Written for young readers, Alexander’s All in a Drop details the many accomplishments of Van Leeuwenhoek in an immensely enjoyable way.
Without the benefit of any scientific training, Van Leeuwenhoek improved upon Robert Hooke’s invention–the microscope. Van Leeuwenhoek was the first to observe living bacteria and protozoa.
While Hooke and other scientists suspected a hoax, Van Leeuwenhoek was able to prove the existence of tiny, nearly invisible creatures. Later known as the father of microbiology, Van Leeuwenhoek documented what he saw in letters to Britain’s Royal Society.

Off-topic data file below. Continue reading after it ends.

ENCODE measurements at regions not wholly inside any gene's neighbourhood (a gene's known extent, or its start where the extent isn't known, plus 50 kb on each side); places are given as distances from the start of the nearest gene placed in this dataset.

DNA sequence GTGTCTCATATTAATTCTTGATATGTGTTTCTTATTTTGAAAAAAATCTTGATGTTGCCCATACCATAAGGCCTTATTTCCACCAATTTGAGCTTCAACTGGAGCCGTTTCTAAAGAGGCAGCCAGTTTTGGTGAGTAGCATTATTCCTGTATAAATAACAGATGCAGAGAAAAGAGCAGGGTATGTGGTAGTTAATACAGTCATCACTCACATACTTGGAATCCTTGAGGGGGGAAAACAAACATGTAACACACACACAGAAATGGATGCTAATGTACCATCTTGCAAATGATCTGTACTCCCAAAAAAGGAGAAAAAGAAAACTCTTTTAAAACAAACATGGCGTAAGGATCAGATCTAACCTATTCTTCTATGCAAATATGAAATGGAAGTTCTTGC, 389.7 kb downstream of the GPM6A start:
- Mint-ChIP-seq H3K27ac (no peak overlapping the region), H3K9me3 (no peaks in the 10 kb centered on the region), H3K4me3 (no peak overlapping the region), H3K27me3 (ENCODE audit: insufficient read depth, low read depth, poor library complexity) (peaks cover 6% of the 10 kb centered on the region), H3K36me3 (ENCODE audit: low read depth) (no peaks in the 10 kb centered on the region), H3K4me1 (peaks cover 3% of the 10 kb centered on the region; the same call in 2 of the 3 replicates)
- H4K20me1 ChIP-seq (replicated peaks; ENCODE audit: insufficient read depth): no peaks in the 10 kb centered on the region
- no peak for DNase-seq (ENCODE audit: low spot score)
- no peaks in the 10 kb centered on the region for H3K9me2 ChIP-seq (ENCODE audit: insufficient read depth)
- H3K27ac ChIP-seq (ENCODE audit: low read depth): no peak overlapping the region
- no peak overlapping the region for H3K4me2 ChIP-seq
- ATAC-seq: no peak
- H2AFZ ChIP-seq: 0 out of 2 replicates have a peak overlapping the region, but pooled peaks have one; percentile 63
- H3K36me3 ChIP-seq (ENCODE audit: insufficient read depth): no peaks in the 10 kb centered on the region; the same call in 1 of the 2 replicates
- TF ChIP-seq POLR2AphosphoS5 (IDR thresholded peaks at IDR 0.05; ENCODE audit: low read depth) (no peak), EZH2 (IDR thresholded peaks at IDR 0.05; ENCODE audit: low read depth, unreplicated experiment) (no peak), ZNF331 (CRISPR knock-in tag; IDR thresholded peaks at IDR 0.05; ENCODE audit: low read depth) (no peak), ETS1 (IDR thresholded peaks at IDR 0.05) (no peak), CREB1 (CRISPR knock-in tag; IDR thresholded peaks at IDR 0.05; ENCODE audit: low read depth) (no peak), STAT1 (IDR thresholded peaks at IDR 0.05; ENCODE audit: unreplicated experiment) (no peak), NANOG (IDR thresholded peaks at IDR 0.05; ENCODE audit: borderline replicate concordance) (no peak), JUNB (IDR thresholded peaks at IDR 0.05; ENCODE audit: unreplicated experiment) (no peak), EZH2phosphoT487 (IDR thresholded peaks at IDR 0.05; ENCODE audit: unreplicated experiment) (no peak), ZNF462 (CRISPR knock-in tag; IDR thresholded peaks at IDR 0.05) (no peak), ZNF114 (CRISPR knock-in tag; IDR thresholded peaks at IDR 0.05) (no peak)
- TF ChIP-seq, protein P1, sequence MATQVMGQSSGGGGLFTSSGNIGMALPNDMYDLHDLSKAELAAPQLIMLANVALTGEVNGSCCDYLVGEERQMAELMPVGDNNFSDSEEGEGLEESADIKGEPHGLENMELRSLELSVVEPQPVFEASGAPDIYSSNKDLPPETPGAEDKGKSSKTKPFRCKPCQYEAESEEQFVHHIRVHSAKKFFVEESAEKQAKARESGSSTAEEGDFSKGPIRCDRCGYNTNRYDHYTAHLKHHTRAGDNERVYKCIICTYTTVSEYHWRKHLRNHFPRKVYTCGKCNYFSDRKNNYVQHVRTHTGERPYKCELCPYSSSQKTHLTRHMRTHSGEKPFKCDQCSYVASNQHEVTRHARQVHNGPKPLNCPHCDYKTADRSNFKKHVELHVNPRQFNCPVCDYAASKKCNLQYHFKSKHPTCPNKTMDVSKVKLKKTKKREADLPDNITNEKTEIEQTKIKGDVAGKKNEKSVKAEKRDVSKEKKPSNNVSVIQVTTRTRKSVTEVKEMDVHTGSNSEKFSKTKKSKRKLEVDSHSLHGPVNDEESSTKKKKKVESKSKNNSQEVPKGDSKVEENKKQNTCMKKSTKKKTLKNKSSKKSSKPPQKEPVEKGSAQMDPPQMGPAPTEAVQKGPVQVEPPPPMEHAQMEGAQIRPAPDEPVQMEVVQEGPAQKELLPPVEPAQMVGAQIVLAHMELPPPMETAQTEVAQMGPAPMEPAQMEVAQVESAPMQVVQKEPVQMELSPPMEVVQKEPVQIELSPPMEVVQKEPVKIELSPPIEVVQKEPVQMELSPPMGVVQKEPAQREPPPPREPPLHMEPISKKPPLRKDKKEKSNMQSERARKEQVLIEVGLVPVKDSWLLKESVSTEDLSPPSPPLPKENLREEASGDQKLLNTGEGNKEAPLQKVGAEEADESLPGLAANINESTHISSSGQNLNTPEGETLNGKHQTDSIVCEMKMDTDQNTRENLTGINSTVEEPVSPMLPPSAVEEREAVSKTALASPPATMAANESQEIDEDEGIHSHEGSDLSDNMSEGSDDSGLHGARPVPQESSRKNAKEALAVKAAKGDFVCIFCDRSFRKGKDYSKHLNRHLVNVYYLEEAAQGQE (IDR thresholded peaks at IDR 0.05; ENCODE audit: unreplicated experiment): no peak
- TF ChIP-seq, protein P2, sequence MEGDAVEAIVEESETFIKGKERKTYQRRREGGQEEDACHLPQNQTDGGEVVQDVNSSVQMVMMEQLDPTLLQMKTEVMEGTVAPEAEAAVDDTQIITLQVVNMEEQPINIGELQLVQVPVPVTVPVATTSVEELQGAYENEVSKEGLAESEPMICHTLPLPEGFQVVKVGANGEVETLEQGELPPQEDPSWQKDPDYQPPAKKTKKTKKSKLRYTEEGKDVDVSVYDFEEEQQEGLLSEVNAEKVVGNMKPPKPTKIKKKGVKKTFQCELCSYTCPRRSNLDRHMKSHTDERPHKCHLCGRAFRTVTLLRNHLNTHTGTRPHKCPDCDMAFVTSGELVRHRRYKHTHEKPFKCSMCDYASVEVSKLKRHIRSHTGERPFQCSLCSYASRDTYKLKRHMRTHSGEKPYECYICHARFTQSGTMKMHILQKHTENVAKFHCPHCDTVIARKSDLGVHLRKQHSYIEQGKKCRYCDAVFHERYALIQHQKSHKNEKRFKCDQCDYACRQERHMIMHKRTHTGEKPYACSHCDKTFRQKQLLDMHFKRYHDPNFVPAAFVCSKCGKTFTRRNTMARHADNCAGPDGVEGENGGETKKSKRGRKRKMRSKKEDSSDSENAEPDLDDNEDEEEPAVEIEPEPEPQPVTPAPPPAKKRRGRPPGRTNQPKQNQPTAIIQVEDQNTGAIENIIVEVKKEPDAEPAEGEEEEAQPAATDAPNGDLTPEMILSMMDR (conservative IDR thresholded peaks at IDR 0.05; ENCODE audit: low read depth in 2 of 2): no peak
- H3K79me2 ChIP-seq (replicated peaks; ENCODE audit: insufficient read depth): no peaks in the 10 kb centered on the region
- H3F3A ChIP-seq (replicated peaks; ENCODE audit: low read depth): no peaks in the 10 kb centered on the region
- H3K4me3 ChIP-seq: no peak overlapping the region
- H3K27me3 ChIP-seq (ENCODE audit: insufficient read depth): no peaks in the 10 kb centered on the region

Alexander emphasizes Van Leeuwenhoek’s humble beginnings and his reluctance to consider himself a scholar.
In a two page spread, she list the things Van Leeuwenhoek was the first see on a microscopic level (e.g. heart cells, yeast, fish scales, and roots of trees). He labeled the bacteria and protozoa, which had never been seen before, as “animalcules” or little animals.
Delightful pictures by Vivien Mildenberger illuminate the text.